Family Socialisation & Construction of Environmental Meaning : A study of family units as socialisation agents in which environmental discourses are created through the interactions of family members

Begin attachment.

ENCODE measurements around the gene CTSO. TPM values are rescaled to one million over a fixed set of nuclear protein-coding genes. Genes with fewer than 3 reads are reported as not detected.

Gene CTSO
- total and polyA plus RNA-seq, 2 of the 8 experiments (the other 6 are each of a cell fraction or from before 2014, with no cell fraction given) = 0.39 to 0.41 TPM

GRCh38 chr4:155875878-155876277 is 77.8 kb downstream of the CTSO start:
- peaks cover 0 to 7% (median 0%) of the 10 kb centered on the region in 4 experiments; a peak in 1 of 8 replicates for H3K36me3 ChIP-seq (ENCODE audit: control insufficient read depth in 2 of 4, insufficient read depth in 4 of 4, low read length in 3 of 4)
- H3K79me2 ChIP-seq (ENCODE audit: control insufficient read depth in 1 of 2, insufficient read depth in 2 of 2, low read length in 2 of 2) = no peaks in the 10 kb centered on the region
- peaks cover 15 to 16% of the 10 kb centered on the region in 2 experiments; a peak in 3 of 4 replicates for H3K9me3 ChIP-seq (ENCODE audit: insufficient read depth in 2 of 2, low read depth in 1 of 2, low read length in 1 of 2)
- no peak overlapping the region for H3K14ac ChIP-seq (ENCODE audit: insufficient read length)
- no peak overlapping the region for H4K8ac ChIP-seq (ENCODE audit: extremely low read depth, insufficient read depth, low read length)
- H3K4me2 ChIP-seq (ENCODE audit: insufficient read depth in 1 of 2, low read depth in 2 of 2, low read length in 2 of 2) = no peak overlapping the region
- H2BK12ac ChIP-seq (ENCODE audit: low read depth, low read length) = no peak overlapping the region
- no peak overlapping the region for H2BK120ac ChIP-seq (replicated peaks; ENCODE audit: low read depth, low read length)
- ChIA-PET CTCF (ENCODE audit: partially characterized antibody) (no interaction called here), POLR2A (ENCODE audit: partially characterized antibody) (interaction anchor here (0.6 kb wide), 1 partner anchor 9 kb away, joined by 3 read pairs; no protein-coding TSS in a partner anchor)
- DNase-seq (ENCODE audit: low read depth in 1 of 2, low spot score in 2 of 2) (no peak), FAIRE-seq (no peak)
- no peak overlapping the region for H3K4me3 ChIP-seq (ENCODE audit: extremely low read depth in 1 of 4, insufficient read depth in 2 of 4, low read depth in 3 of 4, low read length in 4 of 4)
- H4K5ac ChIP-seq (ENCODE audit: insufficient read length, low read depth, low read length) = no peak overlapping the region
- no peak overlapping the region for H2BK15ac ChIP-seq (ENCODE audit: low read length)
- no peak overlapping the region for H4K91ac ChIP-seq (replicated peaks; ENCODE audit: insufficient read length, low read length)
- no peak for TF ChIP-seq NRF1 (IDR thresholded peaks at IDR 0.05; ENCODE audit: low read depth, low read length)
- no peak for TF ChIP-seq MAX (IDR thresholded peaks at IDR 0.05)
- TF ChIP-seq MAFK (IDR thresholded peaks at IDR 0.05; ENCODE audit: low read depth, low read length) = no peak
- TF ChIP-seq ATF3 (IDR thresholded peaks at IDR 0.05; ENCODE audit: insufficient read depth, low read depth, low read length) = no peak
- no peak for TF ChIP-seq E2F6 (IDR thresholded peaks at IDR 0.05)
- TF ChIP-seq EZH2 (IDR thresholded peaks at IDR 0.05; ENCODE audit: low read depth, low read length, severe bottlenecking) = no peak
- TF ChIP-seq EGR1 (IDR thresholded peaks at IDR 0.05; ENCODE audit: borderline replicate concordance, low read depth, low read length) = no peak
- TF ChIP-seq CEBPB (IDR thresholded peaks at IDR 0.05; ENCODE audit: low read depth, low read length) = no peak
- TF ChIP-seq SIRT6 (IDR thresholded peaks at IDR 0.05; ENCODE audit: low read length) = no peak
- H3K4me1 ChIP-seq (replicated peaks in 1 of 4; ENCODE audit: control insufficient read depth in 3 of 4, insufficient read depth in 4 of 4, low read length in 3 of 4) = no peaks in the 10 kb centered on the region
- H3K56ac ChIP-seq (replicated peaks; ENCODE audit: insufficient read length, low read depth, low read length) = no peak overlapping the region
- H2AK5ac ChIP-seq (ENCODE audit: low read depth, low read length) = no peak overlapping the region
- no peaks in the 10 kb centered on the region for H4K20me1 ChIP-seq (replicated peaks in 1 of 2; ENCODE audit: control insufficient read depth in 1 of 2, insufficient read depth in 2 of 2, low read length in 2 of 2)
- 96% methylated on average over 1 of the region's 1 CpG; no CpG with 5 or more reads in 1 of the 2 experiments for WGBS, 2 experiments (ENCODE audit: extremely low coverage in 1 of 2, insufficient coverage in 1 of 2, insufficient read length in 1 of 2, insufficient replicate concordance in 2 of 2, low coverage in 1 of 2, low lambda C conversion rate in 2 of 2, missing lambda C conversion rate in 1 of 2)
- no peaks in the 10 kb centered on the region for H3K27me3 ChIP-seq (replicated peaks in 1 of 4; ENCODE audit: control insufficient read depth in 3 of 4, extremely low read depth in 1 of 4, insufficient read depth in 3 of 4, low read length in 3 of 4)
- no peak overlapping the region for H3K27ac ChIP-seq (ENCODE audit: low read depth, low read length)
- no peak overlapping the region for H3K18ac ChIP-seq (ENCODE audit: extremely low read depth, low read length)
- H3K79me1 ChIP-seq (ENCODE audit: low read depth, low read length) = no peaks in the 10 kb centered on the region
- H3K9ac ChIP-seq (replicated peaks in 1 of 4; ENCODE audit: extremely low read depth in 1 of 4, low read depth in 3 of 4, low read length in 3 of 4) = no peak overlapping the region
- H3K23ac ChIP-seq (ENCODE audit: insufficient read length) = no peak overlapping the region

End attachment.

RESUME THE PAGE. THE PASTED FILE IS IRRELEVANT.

Abstract: This thesis investigates how environmental meaning is constructed within families, considered as units of socialisation, and what role family members play in it. Family socialisation is a dynamic moment in which family members interact and generate meanings, values, beliefs and habits. Drawing on theories of the social construction of reality, symbolisation and symbolic interactionism, the thesis examines sustainable symbols and shared beliefs among parents and young adult children, considered relevant both for understanding how the family social group feels towards the environment and for understanding what motivations can be found behind the family's environmental habits. By conducting semi-structured interviews with parents and young adult children, recurring patterns of sustainable meanings and symbols were identified. The results show that the family context is regarded as the first site of environmental awareness and education, where sustainability discourses take the form of open conversations focused on individual behaviour and family values. In these conversation, parents and young adult children cover specific roles that dynamically contribute to the creation of environmental meanings. The thesis is considered relevant in that it creates a solid understanding of both the form that environmental discourse takes within families and the intrinsic motivations that justify this form, so that more conscious environmental communication and education can be developed.
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